Kevin Higgins: Find Your Shine
Kevin Higgins is one of those guys who’s been around music all his life but taken a lot of time to find his muse and his metier. It’s one of the better aspects of the whole Americana music scene that guys like this can find a musical home. In reading up about him, I found somewhere a quote from his wife and musical partner, Barbara Malteze, to the effect that she encouraged him to abandon writing for some presumed market but to write instead to please himself. Well as a piece of advice that sure worked. His songwriting has a quality that reminds me of hearing Lucinda Williams for the first time. It’s not that he’s entirely torn up the rulebook; not at all, for these are well polished pieces of work, but what he has done is to find his own language so that he ends up sounding like Kevin Higgins and not anybody else.
Having got himself a bunch of songs he teamed up with Austin producer Stephen Doster and a team of musicians that included Chip Dolan, fast becoming a respected name in this neighbourhood, and here we have Find Your Shine , a very fine record indeed. There’s warmth, honesty, empathy and a sense of drama in these songs, that all adds up to a distinctive voice. I particularly like the story in Levee Boys which recreates a memory of a Huck Finn-like childhood disrupted by an event that only reveals its troubling implications as the Levee Boys mature. They instinctively and good-naturedly give shelter to a new neighbour who has suffered at the hands of his violent father. The police come calling, they own up to hiding the boy and he is then taken away. Shortly after, the family disappear one night, leaving the Levee Boys to wonder whether their intervention helped or harmed their new friend. That’s a small story but a big subject and demonstrates a poet’s eye for the events in life that have real significance.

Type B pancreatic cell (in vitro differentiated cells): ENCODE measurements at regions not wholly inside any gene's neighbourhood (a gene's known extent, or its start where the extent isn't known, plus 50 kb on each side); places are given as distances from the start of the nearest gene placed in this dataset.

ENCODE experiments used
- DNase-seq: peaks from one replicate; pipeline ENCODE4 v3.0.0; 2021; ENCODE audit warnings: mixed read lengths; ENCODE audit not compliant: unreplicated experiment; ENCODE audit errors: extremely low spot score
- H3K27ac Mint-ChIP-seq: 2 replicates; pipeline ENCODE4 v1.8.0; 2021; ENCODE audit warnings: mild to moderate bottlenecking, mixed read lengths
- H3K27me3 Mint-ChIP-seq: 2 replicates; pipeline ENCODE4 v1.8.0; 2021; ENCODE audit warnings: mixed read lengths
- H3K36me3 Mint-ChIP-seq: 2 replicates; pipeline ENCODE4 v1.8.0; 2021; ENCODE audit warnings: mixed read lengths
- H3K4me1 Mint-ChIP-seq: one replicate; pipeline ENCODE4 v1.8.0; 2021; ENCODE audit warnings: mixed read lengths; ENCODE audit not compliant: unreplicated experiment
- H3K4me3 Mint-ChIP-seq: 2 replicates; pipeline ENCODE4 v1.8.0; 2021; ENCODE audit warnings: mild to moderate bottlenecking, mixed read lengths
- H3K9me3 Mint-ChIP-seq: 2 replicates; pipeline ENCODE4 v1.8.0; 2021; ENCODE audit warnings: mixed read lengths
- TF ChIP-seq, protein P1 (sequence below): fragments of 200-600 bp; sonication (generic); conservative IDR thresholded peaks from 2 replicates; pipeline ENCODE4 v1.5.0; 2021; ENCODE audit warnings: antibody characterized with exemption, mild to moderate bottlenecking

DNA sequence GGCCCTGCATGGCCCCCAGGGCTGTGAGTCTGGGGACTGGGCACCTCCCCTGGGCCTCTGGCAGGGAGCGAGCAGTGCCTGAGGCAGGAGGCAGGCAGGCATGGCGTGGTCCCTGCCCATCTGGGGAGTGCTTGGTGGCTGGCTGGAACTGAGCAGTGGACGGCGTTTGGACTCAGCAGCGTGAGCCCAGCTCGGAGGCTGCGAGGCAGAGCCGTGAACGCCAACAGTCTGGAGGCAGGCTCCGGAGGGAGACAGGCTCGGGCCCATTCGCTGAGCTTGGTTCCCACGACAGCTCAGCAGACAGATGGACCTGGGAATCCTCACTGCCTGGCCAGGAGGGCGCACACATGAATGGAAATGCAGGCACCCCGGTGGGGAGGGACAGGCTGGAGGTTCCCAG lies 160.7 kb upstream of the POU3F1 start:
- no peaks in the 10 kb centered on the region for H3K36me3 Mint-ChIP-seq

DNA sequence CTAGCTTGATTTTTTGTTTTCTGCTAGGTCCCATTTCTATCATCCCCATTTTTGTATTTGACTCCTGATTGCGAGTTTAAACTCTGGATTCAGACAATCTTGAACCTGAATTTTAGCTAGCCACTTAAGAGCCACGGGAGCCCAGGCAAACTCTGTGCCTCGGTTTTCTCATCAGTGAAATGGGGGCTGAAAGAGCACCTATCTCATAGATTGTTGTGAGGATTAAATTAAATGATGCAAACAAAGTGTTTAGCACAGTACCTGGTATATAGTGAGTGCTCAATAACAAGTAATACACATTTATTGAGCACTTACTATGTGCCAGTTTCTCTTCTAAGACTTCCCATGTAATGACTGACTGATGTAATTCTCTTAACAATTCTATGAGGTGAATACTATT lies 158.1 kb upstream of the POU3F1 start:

The song that opens this album, Out In The Fields, is drama of the first order as a farmer caught out on the further reaches of his farm sees the twister coming in and, fearing desperately for his family at home apparently in the path of onrushing destruction, prays ferociously for the storm to take him rather than them. West Texas Aggregate deals with the love-hate relationship you can have with your home town and your own folk; from their point of view it’s “get out, get right or get on with it”; from his point of view it’s a case of “this is my home, this is my place, these are my folk, despite what they say”. It’s a really good song, and it’s married to a really memorable hook and a big sound from the band.
For me, it’s the first six songs that really make this album and after that it seems to drift away a bit; sometimes music in any genre – and I mean the music, the way it’s played, rather than the songs – can be a bit, well, generic and I can’t help feeling this is sometimes the case here and that there might be more impact if it was occasionally stripped back to the man and his guitar or played by a band who had honed the songs through fifty nights on the road together. Still, it’s a very fine bunch of songs and Kevin Higgins is one more Texan singer-songwriter worth paying attention to.